Thanks for...

So grateful for all your emails, and comments (which I cannot publish for some technological reason at this stage). Having baguette breakfast (regrettably couldnt avoid bread this morning). But now know church starts in 20 mins at other end of town so cant blog. Later. Also now know in celebration of young birthday near hotel will be dancing at noon. Wont miss that either. Name of hotel is Rose Corser's He'e Tai Inn, and perfect choice for me. Probably upmarket price but not pretentious.

Wed morning leaving Tahuata

The usual early wake, repack, and Joelle is outside waiting to drive us back to her house. Breakfast of fresh baked that morning long bread sticks, the largest ever avocados I have seen, more of her brilliant confiture (a blend of guava, lemon peel, vanilla bean grown in the Marquesas, and I have forgotten what else), small sweet bananas of course, and Nescafe coffee. Other foods on the table included pot of peanut butter branded Skippy. This is typical, comfortable, talkative, and relaxed for everyone except Joelle who is trying to get eldest son (named east wind in Marquesan possibly aged about 8yrs) to eat his breakfast and get ready for school. Just like Mums all over the world. Eventually she and I take him to school. Back at the house another man has arrived to help Philip fix the outboard motor so we can get to the yacht in the dinghy. Joelle takes me up into the back of their lush property where we pick limes from the mother of all such bearing trees, smallish tree but loaded, and spiky. She has developed a drop pocket gadget at the end of a pole that you can insert into the vegetation and pull off each lime without being attacked by the tree. We filled a bag that turned out to be part of their farewell gift for us. Next we went up into another part of the garden where she was growing cucumbers, and endless bushes of a type of basil. Here she cut off the purple flowering heads. Down at the house I then had a demonstration and actually made my own parting floral necklace interspersing the basil flowers with long sections of complex creamy white/yellow flowers. Felt immensely privileged. She packed a box with avocados, grapefruit with a new pot of guava chutney. We packed many cars. Farewells were made to host Kiki and his 64 year old friend they wanted to marry me to (who is rich and has lots of pigs) - cant believe I almost went to write that here in my pigeon French rather than in English. Have had to speak so much French that sometimes I respond to English speakers in French. Of course my ability is dreadful, but I can be understood and can find ways to understand people who have no English. So parting from that wonderful and generous family was a bitter sweet moment. And I was the first tourist they had really met in this sort of way. I am immensely grateful for Philip talking his way into this. I know it has been a good and new experience for him as well. He hadn't known the people until the morning before he met me, so a great achievement all round.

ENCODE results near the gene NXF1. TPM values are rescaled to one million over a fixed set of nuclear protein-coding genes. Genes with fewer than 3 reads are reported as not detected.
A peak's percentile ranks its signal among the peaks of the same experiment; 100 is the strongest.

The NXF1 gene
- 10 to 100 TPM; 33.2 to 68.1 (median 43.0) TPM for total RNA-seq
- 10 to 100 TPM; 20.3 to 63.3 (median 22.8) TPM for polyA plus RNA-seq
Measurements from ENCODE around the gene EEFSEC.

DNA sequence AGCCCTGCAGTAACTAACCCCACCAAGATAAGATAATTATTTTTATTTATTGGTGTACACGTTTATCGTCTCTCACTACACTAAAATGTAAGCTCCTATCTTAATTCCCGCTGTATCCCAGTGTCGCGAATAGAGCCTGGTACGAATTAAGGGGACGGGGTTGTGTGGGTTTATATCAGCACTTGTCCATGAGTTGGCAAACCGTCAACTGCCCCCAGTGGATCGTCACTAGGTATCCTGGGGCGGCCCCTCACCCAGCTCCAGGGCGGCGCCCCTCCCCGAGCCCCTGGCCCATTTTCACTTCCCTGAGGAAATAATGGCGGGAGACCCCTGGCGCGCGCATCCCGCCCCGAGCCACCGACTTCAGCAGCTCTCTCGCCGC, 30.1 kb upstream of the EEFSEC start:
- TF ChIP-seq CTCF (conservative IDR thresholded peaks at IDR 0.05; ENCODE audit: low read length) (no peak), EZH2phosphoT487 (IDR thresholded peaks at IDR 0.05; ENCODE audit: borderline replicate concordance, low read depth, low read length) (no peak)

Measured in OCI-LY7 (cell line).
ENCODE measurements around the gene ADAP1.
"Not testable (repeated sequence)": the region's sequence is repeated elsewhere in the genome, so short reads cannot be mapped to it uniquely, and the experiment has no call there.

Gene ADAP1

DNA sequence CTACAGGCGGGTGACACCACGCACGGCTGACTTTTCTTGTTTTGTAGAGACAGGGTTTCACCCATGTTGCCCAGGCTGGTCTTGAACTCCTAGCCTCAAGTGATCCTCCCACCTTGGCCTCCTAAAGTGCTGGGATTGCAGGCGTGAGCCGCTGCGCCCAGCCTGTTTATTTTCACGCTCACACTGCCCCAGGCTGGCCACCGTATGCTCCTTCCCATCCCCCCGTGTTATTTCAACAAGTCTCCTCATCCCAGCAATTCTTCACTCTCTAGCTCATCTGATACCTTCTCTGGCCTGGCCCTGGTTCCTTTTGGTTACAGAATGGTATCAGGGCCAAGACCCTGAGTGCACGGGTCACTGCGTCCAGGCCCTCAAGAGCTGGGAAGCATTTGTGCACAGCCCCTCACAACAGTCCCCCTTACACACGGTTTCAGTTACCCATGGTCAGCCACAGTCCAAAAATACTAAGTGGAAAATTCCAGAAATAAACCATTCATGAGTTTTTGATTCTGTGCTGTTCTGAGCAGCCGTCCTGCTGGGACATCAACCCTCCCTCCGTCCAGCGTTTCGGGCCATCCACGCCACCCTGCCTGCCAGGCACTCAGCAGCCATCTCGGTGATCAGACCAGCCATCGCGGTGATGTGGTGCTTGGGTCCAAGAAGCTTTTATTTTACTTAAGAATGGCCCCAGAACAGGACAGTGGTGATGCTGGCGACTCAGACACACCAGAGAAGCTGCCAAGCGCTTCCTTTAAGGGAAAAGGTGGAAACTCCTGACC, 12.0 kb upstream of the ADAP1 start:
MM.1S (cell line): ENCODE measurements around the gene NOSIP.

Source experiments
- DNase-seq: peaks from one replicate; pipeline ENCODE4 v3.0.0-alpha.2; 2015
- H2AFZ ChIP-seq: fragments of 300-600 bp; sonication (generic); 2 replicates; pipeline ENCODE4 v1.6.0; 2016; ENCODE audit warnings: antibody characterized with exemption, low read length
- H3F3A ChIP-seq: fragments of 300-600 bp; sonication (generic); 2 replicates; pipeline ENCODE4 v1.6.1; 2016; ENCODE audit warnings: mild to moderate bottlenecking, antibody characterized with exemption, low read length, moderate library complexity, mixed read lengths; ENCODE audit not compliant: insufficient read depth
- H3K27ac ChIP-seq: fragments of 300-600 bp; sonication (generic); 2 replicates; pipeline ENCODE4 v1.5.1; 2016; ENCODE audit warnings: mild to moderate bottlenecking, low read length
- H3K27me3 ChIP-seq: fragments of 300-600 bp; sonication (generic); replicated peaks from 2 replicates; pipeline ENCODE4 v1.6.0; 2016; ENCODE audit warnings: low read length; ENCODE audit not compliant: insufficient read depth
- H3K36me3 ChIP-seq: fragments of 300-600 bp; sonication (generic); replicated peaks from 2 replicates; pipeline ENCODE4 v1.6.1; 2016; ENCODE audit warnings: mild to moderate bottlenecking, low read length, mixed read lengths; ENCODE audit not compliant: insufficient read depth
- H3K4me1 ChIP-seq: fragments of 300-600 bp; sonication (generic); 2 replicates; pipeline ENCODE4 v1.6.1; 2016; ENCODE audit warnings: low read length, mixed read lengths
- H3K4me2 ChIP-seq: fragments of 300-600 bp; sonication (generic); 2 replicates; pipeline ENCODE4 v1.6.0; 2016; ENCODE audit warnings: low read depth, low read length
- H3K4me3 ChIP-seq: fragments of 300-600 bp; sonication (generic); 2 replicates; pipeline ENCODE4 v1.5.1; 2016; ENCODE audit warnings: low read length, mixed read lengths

What a difference a night makes

Still swaying but not nauseous. To bed about 7.30 and awake with the cock crows endlessly plural at 5, but feel great. Just squeezed a fresh Tahuata lime into a glass of water and its exhilarating. Door open with day's warmth beginning to enter and sun is up.

Saturday, 5 October 2013

Poisson a la Chinoise

Fresh, flavoursome, wonderful. My kind of food. Raw fish mouth sized pieces mixed through with a little chopped garlic and extensive juliennes of fresh ginger, strips of red and green capsicum with a sweet lemon/lime juice slightly sweetened. Eaten cold. Partly supported by green lettuce cup. Difficult to imagine a better meal. Washed away driveway to negotiate in the dark back to my room but have trusty mini torch - so I can see where I fall if that's to be. Still swaying from the boat. Hope wont take too many days to pass. Philip and I are having a non contact day tomorrow. It will be Sunday and I want to see if Marquesan women are into elaborate hats at church like their Tahitian counterparts. And maybe over breakfast I can fill in some of the blanks in the blog.

Food

Part cooked hot broccoli with chopped garlic has never tasted so good. Now about to tackle Poisson a la Chinoise.

Arrived at Tai O Tae capital of Nuku Hiva island

Maybe also capital of all Marquesas. Head like scrambled egg. Cant grasp anything. Except the knowledge I am off the boat permanently and in a hotel run by, according to Philip, mad Rose. But she is american and therefore I dont have to think in French when I am communicating so she can be as and as she likes and I will love it. And she was an art historian before coming here over 30 yrs ago so guess we can get onto a similar wave length. Now she supports local arts and culture. I was immensely grateful when she came and collected from a hotel that had no rooms, and others were booked out. Have no idea of what the cost will be and frankly don't care.  But I am washed and clean, and after a good nights sleep should be able to write the revealing blogs covering the past days.